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Volume 26 Issue 6 - March and April 2021

  • Text
  • Contemporary
  • Orchestra
  • Album
  • Toronto
  • Quartet
  • Ensemble
  • Jazz
  • Composer
  • April
  • Musical
96 recordings (count’em) reviewed in this issue – the most ever – with 25 new titles added to the DISCoveries Online Listening Room (also a new high). And up front: Women From Space deliver a festival by holograph; Morgan Paige Melbourne’s one-take pianism; New Orleans’ Music Box Village as inspiration for musical playground building; the “from limbo to grey zone” inconsistencies of live arts lockdowns; all this and more here and in print commencing March 19 2021.

Earth Voices

Earth Voices Amanda Tosoff Empress Music EMG702 (amandatosoff.com) ! Toronto-based piano player and composer, Amanda Tosoff, has just released a stunning new collection of songs that blurs the lines between jazz and art song. Cleverly marrying texts by classic poets such as Pablo Neruda and Rumi, with her own and others’ compositions, plus drawing on the talents of seven different singers, a string quartet, two sax players and a jazz trio, Tosoff has given us a very rich body of work. Opening with the powerful combination of Tosoff’s composition, Edgar Alan Poe’s words and Emilie-Claire Barlow’s singing, A Dream Within a Dream is one of the jazzier pieces on the album. With sax by Kelly Jefferson and Allison Au, and Jon Maharaj (bass) and Morgan Childs (drums) filling out the rhythm section, it’s lively, complex and thought-provoking. The middle part of the album is more in the art song vein and I found myself especially drawn to these songs with their interplay of piano and strings and voice. Birdwings, based on a Rumi poem and beautifully sung by Alex Samaras, also has Tosoff stretching out a bit with a lyrical piano solo. Oh, Life (written by Mike Ross), featuring cello (Beth Silver) and violin (Aline Homzy) plus Laila Biali’s and Samaras’ beautifully blended voices add to the poignancy of the lyrics. To a Stranger, written by Tosoff and based on a Walt Whitman poem, is spare and gorgeous with just a string quartet and Felicity Williams’ ethereal singing. A Canadian album devoted to poetry wouldn’t seem complete without a Joni Mitchell tune and her early anti-war song, Fiddle and the Drum gets a strong reworking centred around Lydia Persaud’s solid vocals. Cathy Riches The One and the Other Lara Solnicki Outside In Music OiM 2013 (larasolnicki.com) ! Multi-gifted vocalist, composer and poet, Lara Solnicki, has just released a compelling and kinesthetic recording project, utilizing her considerable gifts to manifest a cinematically framed collection of original post-modern art songs. Solnicki has said, “I call these songs ‘tone poems,’ because they are governed and held together by a ‘poetic logic.’” Produced by eminent multi-instrumentalist and film composer Jonathan Goldsmith, the CD also features performances by skilled musicians Peter Lutek (alto sax/electro-acoustic clarinet and bassoon); Hugh Marsh (electric violin); Rob Piltch (electric and acoustic guitar); Scott Peterson (acoustic and electric bass); Rich Brown (electric bass); and Davide DiRenzo on drums. Well recorded by Jeff Wolpert, the first offing is Bit Her Sweet Christopher Street, where Solnicki’s poetic lyrics and her gorgeous, sonorous vocal tone evoke stark images that speak to diverse emotional reactions in a physical space of contrasts. This song seems to address the dense, urban zones where many of us live our lives, and that there can still be beauty, mystery and the deep presence of nature. Goldsmith’s acoustic piano work here is mesmerizing, as is Piltch’s masterful contribution on both electric and acoustic guitar. The Embrace is a composition of incredible beauty and Solnicki brings to mind the incomparable Norma Winstone as she wraps her warm voice around each intriguing musical nuance and syllable. This inspired song cycle concludes with the three-movement The One and The Other, described as an allegory and tragic story in which a man ironically drowns in the image of love. 1) Pass a Glass, is a free-form tourde-force for both Marsh and DiRenzo. 2) Awe of the Sea effectively incorporates pizzicato strings and the entire ensemble to evoke waves, motions, seagulls and unfathomable depths. 3) Hollow the Need, leaves the listener washed up on a paradisiacal shore, having passed through a vortex of emotions, images and the sublime glory of words and music. Lesley Mitchell-Clarke CLASSICAL AND BEYOND Antonio Vandini – Complete Works Elinor Frey; Patxi Montero; Marc Vanscheeuwijck; Federica Bianchi Passacaille 1079 (elinorfrey.com) ! The prolific Canadian-American cellist Elinor Frey adds another impressive release to her discography. This new record features the complete works of the regrettably littleknown Italian cellist and composer, Antonio Vandini. In mighty musical company with the likes of Tartini and Vivaldi, Vandini proved himself a virtuoso in his own right, touring Europe as a celebrated cellist; he also wrote music that has remained inexplicably neglected, even in the 21st century. Six sonatas and one concerto adorn this attractive disc, exquisitely conceived, researched and recorded alongside Frey’s collaborators Patxi Montero, Marc Vanscheeuwijck and Frederica Bianchi. The collaborative voices of contrabass, viola da gamba and harpsichord complement these cello-centric works to salient effect. Vandini himself boasted top-drawer musical partners, the most famous of whom was Giuseppe Tartini. Vandini also taught at La Pietà in Venice, alongside Vivaldi. As mirror to the artistic comradery Vandini enjoyed in his own lifetime, Frey has assembled an expert group of musicians here – friends and colleagues – to help realize these colourful, inspired scores. Some highlights include: the duo Sonata in C Major, Van.2 and the sunny Concerto in D major, Van.5 which features the entire ensemble with two added violins and viola. The final work on the record, the Sonata in E Major, Van.7 has a particular depth of expression, exemplifying the verdant key of E Major. Frey’s flawless focus and confident musicality leads us through an 18th-century cave of wonders: a joyous, antique grotto where others fail to tread. Adam Sherkin Mozart – Complete Piano Sonatas, Volume 1 Orli Shaham Canary Classics CC19 (canaryclassics.com) ! Young Mozart, the proverbial wunderkind, was known primarily as a performer rather than a composer – one of the greatest exponents of the then, relatively new fortepiano. The antithesis of Franz Liszt, who rose to pianistic eminence almost a century later, Mozart encouraged simplicity and clarity over wizardry. This is perfectly reflected in his sonatas, which he only began writing in 1774. Strangely, virtually all 18 of Mozart’s piano sonatas are neglected by pianists and listeners although Mitsuko Uchida, Maria-João Pires and Glenn Gould (who famously disparaged Mozart in one of his CBC broadcasts) have recorded interpretations of the complete sonatas. And now the brilliant young Orli Shaham gives notice that she intends to follow suit with the first of her recordings Mozart – Complete Piano Sonatas (Vol.1). In the wrong hands Mozart’s outwardly simple sonatas can, indeed, sound simplistic and uninteresting – even formulaic. But Shaham brings out all the delights of the sonatas in this recital that features one early and two late works. Her delicate phrasing creates a feeling of innocent melodiousness, yet each movement is intelligently worked out, and Shaham’s subtle manipulation of timing conveys a strong sense of Mozart’s puckish and quick-witted compositional approach. Shaham’s interpretation of the early Sonata in B-flat Major No.3 K281 is gritty. Meanwhile the B-flat Major No.13 K333 and B-flat Major No.17 K570 have been infused with great depth of colour, emotional range and welltuned melodious elegance. Raul da Gama 36 | March and April 2021 thewholenote.com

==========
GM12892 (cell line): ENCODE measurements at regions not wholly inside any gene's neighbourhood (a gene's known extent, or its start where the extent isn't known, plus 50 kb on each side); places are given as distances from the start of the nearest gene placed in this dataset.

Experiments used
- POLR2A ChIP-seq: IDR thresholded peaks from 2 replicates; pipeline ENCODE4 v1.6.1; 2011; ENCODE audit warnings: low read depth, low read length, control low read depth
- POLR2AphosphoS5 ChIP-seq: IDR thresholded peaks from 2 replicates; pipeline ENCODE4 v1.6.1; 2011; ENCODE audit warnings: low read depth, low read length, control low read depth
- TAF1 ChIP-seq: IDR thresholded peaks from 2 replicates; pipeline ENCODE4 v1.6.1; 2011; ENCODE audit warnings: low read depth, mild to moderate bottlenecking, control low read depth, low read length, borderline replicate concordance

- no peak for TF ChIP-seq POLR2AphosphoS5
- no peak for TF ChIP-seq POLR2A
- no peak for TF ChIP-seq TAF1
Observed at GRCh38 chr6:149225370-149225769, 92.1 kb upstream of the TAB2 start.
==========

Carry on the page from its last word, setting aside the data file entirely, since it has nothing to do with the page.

Louis Lortie Plays Chopin, Volume 6 Louis Lortie Chandos CHAN 20117 (naxosdirect.com/ search/chan+20117) ! The music of Chopin is, for Louis Lortie, a vocational hallmark and the making of his career. Now, six records deep into the composer’s catalogue, Lortie includes a fantasy, an early set of variations and assorted Polish national dances on his latest release. For the dances, an objective, no-nonsense approach is favoured. His sense of rhythmic continuity betrays an aspiration to expose the inherent structures just as they are, without affectation or personalized dilution. The results seem born of the first half of the 20th century – Lortie never handles this music too preciously, with the essence of the dance always at the fore. When considering Chopin, contrast between dark and light is essential. Lortie excels at the conveyance of Slavic expression through the lens of extreme sentiment, often using fine-tuned pacing, silence and varied dynamics to admirable effect. Of unexpected delight is the “Military” Polonaise, Op.40 No 1. Not such a fashionable thing to record these days, Lortie offers it up with unabashed affection and aristocratic poise. Arguably saving best for last, the Fantasy in F Minor, Op.49 concludes the album, highlighting the attributes for which Lortie is celebrated. Lucid and buoyant, it is music sculpted with chiselled lines and acute structural sense. At moments on this disc, a seasoned sort of beauty takes hold of our ears, wherein a keyboard’s conjuring casts an airy, aural spell. In the battle of dark and light, Lortie’s own brand of luminescence wins out every time. Adam Sherkin Chopin Lara Melda Champs Hill Records CHRCD153 (laramelda.co.uk) ! Chopin – the poet of the piano! What more can be said about this composer – born in Żelazowa Wola to a French father and a Polish mother – who embodied the spirit and soul of Poland, but lived his all-too-brief life in France? 170 years after his passing, his music continues to enthrall connoisseurs and amateurs alike; this disc on the Champs Hill label, presenting a new artist in her debut recording, is bound to be welcome. Lara Melda was born in England of Turkish parentage. She studied at the Royal Academy, winning the BBC Young Musician competition in 2010 and since then, has continued to appear in recital throughout Europe and in other parts of the world. The thoughtfully chosen program comprising seven nocturnes and the four ballades is a delight. Melda approaches the music with an elegant sensitivity, her warm tone coupled with just the right degree of tempo rubato. The technical challenges inherent in these pieces, particularly the ballades, are daunting enough for any pianist, but she conquers them with apparent ease. There are times when her tempos – such as in the Nocturnes Op.9 No.3 or Op.48 No.1 – may seem a little brisk, but this is a minor issue and certainly doesn’t mar her fine performance. Of the 11 tracks, among the highlights is surely the glorious fourth Ballade Op.52, considered by many to be one of Chopin’s greatest compositions, and also one of his most difficult. Melda does it full justice, from the lyrical and delicate opening measures to the frenetic coda which brings the disc to a satisfying conclusion. If this recording is any evidence of her musical stature, we can surely hope to hear from Lara Melda again in the near future. Richard Haskell Rachmaninoff Sergei Babayan Deutsche Grammophon (deutschegrammophon.com/en/artists/ sergei-babayan) ! “The heat of Rachmaninoff’s music is like the heat of dry ice, it’s so cold that it burns you.” – Leon Fleisher Like the memory of an enkindled winter’s kiss, Rachmaninoff can clutch you by the throat, not to mention the heart. The music transfixes our soul, engendering lifelong adoration for such immutable layers of melody, harmony and ebullient Slavic passion, penned only as the singular Sergei R could have. Who of us, though, can truly know Rachmaninoff? From the 21st century’s vantage point – more than 75 years on from the composer-pianist’s death – his music is perpetrated the world over, arguably by far too many interpreters with far too little to say. Performing Rachmaninoff’s music has never been an easy feat but rarely does one encounter a quintessence, a spirit of truth from his espousers. To appropriate a quote from the composer himself, “but do they exalt?” With so much performance practice swirling around Sergei (R) and his catalogue, richly gifted and rare, sympathetic interpreters such as Sergei (B), tend to twinkle and gleam atop the pianistic flotsam we hear all too often from – those self-indulgent, What we're listening to this month: thewholenote.com/listening 13 Lunar Meditations: Summoning the Witches Ayelet Rose Gottlieb New album by vocalist / composer Ayelet Rose Gottlieb, featuring Jay Clayton, an improvisers' choir, a quartet and poetry by women from around the world. EL CURRUCHÁ Eliana Cuevas & Aquiles Báez (guitar) A new, intimate collection of traditional Venezuelan folk songs that will take you to Latin America. AVAILABLE NOW on all digital platforms. CONCERTO 2000 Jan Järvlepp Composer Jan Järvlepp presents CONCERTO 2000. These tonal works are performed by world class ensembles the Janáček Philharmonic, Moravian Philharmonic, and Zagreb Festival Orchestras FLIGHTS OF FANCY Jan Järvlepp Fusing European and American traditions, composer Jan Järvlepp’s FLIGHTS OF FANCY pairs the excitement of rock and jazz rhythms with classical music forms. thewholenote.com March and April 2021 | 37